adoptedexpansion

|

The expansion project, which is expected to add up to 6.8million sf of new facilities in up to 16 new buildings, hascontinued to gain some opposition from local Harlem residents, whoworry about displacement. Many of the speakers at the two-dayhearing opposed the plan. If eminent domain is used, all but twobuildings in the area between Broadway and 12th Avenue and 125thand 133rd streets, will reportedly be bulldozed.

|

[IMGCAP(2)]The two hearings Thursday at Aaron Davis Hall of CityCollege consisted of testimony by community activists, residents,and Columbia students. Some community activists spoke out againstthe possibility of eminent domain in the area. An anonymous localreal estate attorney, not involved in the proposed project,previously told GlobeSt.com that the ESDC will invoke its eminentdomain power to assist the University in acquiring the remainingproperties that it does not already own if need be. In that case,"those who are holding out for whatever reason," the source said,"will be forced to sell to the ESDC." The source noted thatobviously there will be an outcry as there has already been foryears.

|

Former Community Board 9 Chair Maritta Dunn pointed toconstruction inconveniences. "These people, many of whom haveraised their children and contributed to the stability of thisneighborhood, have to live with the errors, oversights, andpurposeful misjudgments of those who purport to have their interestin mind," she said. However, there were attendees who offeredtestimony in favor of Columbia's plan and instead focused on thepositives it will bring for the neighborhood and well as the jobsit will create.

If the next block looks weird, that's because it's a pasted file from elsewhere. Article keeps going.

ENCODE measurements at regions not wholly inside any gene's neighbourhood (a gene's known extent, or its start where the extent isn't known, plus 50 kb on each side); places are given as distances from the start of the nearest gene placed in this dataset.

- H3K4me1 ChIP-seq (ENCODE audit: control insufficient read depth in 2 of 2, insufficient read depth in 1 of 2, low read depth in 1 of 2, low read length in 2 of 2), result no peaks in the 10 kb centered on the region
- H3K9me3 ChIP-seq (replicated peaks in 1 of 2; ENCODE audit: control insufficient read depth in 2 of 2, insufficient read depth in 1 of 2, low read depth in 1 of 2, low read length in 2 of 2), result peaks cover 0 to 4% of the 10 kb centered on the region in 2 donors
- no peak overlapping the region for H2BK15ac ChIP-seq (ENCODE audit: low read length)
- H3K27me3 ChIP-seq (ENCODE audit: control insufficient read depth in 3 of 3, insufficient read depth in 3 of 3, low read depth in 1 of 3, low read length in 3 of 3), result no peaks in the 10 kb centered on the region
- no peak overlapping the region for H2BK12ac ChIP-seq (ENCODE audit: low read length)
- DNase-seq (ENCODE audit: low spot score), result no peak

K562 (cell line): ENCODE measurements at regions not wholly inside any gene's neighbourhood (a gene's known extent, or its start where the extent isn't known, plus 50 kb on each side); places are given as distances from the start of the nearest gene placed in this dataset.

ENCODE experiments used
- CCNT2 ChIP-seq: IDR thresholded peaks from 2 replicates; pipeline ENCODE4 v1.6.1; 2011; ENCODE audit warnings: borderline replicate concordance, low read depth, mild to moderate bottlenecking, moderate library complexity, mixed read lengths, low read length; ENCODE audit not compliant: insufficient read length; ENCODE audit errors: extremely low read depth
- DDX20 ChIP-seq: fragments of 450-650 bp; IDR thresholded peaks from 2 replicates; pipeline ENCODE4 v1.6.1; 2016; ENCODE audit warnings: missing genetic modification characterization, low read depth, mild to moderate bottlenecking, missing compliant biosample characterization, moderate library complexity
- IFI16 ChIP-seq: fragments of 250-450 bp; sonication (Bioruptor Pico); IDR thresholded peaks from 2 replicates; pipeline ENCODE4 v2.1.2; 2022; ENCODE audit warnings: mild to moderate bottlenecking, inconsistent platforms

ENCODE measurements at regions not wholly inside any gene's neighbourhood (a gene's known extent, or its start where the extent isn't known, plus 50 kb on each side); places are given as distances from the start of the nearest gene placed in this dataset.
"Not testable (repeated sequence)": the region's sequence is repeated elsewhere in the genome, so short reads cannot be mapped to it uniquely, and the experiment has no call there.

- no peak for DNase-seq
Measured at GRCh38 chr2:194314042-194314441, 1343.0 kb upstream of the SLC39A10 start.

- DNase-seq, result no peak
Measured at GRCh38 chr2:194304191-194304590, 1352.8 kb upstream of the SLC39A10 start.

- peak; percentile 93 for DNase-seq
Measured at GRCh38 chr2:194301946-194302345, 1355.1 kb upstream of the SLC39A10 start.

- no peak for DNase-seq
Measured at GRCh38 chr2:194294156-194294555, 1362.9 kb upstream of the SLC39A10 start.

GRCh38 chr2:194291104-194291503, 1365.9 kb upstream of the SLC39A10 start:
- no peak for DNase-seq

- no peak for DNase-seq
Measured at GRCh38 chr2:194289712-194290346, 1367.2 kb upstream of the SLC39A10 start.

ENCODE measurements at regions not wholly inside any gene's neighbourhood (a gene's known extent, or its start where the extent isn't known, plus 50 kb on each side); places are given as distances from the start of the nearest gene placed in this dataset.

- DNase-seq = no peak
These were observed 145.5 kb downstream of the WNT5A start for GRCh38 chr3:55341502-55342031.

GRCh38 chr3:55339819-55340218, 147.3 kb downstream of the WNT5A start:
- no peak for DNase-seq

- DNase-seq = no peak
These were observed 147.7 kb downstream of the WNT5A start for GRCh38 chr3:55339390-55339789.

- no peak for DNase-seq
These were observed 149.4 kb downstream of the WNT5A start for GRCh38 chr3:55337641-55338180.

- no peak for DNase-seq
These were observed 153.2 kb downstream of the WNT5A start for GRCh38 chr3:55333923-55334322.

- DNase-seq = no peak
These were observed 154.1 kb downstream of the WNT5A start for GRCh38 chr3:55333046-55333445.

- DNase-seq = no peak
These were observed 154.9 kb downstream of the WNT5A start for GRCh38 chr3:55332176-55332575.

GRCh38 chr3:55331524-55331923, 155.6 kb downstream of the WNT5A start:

|

According to published reports, if the board approves Columbia'srequest for eminent domain rights in 17 acres adjacent to theHudson River, "the area would be transformed from a low-rise,light-industrial neighborhood with century-old buildings to asleek, glass-walled extension of the university's campus that willhouse its business and arts schools and a science building."

|

An ESDC source tells GlobeSt.com that the public heading, whichwas held in four sessions on Tuesday and Thursday, "is but onesegment of the testimony period which ends Friday Oct. 10th. Thesource explains that although the ESDC board was not present at thehearing, transcripts and copies of all the testimony will beprovided to the board for review. He notes that present at bothhearings were senior ESDC officials. The ESDC board reportedlyplans to review written testimony before voting at the end of thisyear.

|

When the ESDC adopted the Manhattanville plan in July, the ESDCboard accepted the findings of a neighborhood conditions studyconducted by the consulting firm AKRF Inc. and an audit of thatstudy by Earth Tech Inc. "Both reports found that the areasurrounding the project's 17 buildings was mainly characterized byaging, poorly maintained and functionally obsolete industrialbuildings, with little indication of recent reinvestment to revivetheir generally deteriorated conditions," according to a preparedstatement. The ESDC's mission is to "provide the assistance andservice to businesses in order to encourage economic investment andprosperity in New York State." As part of that mission, accordingto an anonymous urban affairs professional in New York City, amongother things, "the agency can override zoning, exercise eminentdomain and condemn property.